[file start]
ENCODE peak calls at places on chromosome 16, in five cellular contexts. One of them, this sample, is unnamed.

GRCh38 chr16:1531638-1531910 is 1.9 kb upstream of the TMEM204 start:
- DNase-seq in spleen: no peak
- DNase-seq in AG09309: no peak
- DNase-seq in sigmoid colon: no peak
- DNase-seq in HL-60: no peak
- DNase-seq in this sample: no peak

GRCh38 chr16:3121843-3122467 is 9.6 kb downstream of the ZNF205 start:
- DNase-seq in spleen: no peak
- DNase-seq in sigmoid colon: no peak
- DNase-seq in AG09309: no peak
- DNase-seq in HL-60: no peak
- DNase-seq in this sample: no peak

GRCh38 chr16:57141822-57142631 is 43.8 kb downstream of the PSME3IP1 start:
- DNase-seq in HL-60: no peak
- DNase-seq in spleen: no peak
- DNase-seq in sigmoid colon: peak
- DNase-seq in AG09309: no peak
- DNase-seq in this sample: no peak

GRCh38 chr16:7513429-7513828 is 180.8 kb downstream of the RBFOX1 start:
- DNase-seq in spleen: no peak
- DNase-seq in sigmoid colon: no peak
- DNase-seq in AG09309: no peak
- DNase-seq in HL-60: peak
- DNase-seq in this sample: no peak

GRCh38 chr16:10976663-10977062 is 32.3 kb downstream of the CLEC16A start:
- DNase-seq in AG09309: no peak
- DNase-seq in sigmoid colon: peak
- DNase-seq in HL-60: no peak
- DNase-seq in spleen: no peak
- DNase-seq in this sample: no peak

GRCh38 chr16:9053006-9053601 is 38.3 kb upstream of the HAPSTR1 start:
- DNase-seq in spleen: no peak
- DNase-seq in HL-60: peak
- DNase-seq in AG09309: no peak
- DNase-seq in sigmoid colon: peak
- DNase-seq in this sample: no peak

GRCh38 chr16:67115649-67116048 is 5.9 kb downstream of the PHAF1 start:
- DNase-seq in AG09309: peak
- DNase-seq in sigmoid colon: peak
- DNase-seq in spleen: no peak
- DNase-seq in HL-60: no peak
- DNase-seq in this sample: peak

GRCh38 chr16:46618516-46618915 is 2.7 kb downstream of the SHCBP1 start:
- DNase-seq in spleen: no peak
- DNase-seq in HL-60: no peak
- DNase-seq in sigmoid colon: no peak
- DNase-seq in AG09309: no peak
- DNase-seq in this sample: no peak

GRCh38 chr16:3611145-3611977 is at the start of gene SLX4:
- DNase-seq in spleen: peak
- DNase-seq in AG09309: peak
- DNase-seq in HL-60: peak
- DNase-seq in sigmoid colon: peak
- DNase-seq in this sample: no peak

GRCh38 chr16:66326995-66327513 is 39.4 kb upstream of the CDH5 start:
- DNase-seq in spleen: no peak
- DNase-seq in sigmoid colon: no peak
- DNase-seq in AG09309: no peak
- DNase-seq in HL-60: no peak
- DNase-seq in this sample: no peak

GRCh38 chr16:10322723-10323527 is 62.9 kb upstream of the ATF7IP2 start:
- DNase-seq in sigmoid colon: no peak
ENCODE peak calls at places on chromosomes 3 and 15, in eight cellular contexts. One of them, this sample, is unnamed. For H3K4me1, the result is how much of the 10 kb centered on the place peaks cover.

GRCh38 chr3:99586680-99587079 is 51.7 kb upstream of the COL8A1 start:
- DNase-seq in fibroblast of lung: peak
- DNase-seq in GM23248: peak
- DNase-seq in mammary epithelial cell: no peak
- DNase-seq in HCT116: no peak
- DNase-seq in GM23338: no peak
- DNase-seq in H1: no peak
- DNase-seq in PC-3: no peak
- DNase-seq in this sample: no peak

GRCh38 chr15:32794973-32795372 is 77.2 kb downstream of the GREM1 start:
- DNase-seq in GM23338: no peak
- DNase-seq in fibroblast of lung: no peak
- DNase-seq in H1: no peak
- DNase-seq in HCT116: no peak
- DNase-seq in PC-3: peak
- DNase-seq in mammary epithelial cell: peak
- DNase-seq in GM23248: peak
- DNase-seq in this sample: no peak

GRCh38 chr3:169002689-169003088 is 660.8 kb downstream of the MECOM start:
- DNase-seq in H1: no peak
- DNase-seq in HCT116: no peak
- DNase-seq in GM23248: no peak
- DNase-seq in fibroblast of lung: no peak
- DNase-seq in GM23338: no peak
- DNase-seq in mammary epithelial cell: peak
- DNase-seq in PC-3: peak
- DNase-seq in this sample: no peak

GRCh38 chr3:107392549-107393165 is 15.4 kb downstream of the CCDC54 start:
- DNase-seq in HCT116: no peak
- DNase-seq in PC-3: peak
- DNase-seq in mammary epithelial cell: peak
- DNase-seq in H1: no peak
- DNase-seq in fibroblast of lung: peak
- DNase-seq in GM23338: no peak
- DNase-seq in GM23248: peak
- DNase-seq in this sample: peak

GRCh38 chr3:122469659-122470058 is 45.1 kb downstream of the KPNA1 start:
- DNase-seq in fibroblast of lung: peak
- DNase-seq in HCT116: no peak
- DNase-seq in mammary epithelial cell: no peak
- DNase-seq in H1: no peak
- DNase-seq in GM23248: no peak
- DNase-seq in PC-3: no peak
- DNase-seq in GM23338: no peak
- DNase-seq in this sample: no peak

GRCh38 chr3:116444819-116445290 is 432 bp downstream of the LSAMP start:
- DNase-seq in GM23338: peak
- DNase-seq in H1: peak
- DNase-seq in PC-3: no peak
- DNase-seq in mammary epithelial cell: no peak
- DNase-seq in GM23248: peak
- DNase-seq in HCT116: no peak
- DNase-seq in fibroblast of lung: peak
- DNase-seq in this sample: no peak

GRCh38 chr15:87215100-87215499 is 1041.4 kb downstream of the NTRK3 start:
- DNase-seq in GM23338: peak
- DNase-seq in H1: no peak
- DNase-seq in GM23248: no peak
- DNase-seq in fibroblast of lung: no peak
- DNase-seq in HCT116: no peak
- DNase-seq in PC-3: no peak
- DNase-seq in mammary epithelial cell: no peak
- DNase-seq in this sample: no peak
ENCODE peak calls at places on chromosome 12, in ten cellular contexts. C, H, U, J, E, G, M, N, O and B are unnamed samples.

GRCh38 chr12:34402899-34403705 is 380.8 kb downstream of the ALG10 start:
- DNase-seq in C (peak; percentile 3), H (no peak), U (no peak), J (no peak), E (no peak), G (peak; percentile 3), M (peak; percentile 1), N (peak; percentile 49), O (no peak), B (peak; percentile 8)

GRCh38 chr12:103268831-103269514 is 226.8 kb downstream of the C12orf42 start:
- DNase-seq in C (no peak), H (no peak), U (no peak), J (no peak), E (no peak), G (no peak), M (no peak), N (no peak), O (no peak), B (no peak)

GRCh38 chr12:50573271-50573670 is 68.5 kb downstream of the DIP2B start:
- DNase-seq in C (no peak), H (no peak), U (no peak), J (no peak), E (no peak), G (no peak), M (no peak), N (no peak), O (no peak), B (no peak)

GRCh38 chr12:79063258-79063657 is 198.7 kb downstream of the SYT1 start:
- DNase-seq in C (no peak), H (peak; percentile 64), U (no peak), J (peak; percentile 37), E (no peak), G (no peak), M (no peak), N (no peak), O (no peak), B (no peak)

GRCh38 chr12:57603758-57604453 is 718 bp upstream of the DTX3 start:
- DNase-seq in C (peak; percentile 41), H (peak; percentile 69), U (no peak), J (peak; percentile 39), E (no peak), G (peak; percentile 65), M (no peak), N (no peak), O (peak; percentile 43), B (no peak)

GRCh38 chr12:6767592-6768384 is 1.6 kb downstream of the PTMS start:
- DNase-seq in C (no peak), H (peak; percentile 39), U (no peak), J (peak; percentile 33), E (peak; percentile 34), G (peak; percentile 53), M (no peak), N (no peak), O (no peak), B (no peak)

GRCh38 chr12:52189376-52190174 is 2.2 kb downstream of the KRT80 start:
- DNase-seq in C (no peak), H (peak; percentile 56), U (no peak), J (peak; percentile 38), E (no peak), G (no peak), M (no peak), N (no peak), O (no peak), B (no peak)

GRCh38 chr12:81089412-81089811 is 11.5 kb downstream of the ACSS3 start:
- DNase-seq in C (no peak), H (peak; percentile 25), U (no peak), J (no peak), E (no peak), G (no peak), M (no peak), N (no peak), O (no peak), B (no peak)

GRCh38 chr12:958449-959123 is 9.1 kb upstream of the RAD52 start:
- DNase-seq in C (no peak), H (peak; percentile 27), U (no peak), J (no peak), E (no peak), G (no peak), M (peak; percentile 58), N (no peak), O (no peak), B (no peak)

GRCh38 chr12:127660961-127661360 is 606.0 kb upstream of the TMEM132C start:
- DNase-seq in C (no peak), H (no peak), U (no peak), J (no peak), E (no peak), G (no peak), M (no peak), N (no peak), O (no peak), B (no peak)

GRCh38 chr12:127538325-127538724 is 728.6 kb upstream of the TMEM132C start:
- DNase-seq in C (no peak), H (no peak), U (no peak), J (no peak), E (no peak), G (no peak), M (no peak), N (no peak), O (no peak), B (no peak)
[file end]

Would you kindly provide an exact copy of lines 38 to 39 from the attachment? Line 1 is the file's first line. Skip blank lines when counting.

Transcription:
GRCh38 chr16:67115649-67116048 is 5.9 kb downstream of the PHAF1 start:
- DNase-seq in AG09309: peak